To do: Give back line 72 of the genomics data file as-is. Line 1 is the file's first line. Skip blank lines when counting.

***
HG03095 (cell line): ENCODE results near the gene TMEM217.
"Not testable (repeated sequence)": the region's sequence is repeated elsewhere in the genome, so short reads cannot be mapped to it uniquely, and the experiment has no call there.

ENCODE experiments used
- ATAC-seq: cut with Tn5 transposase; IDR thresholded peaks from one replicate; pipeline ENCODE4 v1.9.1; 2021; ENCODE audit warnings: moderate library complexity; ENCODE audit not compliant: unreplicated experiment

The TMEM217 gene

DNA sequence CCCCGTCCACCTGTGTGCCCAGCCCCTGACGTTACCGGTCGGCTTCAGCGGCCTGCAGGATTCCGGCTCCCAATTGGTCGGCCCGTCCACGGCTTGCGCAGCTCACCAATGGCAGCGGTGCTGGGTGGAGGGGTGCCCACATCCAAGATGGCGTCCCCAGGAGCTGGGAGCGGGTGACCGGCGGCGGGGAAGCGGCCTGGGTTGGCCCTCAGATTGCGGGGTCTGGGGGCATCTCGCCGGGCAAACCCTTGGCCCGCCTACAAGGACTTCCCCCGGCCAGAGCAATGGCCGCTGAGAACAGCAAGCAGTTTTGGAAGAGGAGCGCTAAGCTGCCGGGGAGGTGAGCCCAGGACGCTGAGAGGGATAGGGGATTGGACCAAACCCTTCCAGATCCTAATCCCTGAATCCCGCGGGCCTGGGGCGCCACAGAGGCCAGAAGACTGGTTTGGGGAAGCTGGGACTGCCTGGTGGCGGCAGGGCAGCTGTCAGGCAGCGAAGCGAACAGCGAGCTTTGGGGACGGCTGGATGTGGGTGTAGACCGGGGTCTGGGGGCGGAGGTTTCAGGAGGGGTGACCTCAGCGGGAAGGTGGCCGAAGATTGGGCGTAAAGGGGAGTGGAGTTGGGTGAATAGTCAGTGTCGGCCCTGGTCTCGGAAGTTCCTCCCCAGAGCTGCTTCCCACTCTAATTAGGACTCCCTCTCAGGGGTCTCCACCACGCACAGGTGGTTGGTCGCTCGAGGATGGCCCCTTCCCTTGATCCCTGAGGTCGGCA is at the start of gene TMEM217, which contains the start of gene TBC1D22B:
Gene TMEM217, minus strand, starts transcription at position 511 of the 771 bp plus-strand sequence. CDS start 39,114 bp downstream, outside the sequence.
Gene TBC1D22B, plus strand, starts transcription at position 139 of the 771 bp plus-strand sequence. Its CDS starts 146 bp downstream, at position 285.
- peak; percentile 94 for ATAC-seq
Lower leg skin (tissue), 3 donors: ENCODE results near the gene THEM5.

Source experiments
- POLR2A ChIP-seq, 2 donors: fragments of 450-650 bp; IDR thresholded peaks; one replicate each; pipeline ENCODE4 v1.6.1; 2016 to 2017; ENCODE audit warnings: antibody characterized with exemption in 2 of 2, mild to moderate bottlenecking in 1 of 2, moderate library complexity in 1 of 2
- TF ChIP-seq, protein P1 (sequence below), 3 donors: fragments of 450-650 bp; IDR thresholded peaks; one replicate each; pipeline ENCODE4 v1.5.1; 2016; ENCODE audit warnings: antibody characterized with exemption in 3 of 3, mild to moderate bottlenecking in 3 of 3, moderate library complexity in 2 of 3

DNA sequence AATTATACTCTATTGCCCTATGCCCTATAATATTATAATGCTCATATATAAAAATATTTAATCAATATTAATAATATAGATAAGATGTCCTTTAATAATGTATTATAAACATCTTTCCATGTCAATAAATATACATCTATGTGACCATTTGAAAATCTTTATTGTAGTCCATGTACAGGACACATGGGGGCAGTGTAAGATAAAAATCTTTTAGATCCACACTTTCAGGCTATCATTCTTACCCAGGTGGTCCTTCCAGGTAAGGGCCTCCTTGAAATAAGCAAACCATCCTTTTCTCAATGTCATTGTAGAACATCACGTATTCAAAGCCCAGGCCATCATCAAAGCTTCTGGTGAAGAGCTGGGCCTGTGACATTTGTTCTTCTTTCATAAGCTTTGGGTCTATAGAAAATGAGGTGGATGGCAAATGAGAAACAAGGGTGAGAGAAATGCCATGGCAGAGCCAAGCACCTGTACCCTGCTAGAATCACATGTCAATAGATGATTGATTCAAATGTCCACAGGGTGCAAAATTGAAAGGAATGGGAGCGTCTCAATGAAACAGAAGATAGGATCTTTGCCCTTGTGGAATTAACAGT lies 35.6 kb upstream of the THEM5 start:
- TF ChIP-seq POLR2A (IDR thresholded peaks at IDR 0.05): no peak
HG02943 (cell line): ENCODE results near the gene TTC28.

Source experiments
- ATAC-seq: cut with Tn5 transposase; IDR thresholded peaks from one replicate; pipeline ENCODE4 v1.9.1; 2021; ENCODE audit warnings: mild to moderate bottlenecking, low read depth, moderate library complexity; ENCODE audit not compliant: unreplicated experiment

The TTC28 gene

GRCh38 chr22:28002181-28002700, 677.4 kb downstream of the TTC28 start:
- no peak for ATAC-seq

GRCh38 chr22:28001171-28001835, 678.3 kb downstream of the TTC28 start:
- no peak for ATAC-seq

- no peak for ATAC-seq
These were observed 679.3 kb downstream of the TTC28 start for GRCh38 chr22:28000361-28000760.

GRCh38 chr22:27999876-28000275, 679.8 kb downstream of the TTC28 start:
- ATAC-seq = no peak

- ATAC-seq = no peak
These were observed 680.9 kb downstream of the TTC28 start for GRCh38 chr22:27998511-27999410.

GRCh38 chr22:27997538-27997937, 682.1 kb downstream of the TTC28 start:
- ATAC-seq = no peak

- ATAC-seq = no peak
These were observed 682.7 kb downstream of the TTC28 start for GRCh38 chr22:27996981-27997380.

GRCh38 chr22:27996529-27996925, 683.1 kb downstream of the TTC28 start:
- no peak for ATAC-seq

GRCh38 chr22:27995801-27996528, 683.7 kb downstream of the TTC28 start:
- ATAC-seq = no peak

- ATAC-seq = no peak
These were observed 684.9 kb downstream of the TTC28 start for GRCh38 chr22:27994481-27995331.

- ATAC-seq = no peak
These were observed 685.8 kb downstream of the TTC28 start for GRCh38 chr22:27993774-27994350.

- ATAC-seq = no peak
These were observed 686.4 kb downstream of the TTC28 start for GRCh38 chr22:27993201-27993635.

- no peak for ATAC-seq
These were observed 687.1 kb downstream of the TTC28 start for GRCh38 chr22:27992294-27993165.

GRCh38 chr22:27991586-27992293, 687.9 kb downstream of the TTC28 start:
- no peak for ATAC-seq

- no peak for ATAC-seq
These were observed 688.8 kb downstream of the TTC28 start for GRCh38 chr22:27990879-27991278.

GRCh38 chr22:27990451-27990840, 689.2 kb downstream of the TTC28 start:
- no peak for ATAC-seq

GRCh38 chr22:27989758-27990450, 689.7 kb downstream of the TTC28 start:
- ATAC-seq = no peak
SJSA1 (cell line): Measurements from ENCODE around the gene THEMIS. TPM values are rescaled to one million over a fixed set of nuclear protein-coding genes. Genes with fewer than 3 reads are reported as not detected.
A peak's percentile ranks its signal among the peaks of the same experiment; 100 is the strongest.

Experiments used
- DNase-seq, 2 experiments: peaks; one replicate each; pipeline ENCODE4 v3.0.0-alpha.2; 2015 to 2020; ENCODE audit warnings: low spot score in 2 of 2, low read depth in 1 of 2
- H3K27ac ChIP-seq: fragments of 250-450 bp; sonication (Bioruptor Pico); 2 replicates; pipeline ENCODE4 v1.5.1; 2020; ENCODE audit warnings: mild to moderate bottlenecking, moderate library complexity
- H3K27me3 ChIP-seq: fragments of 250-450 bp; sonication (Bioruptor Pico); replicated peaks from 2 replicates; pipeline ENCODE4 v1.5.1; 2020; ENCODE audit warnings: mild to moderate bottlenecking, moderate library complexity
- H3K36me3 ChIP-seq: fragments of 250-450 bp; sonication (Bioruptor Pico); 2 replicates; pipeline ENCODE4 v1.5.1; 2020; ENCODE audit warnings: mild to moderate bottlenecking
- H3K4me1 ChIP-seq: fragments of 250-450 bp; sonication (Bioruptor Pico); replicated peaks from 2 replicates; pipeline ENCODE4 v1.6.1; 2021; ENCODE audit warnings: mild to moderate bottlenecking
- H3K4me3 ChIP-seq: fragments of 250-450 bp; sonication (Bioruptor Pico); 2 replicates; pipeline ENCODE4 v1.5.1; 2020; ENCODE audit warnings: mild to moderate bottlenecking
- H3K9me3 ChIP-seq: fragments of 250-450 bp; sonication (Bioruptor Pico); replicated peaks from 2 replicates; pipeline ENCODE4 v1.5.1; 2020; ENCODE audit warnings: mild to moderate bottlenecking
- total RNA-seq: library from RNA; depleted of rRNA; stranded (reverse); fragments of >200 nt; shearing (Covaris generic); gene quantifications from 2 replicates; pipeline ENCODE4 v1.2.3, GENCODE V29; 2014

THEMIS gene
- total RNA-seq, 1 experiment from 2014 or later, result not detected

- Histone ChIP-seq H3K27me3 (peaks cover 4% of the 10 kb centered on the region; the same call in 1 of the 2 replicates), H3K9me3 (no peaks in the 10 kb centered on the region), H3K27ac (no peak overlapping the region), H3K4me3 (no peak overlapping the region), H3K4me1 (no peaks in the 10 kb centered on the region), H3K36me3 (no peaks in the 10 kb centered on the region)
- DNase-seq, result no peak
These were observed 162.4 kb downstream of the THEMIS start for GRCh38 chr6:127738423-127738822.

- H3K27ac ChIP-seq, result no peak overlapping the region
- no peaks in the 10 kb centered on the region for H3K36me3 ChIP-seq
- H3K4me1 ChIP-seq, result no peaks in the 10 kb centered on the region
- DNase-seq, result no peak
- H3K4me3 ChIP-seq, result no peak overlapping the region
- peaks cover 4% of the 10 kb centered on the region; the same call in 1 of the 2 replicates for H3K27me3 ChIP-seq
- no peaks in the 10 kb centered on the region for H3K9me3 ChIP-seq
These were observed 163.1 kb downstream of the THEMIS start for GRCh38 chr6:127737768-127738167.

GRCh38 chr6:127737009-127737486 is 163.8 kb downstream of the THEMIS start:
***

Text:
- H3K4me1 ChIP-seq, result no peaks in the 10 kb centered on the region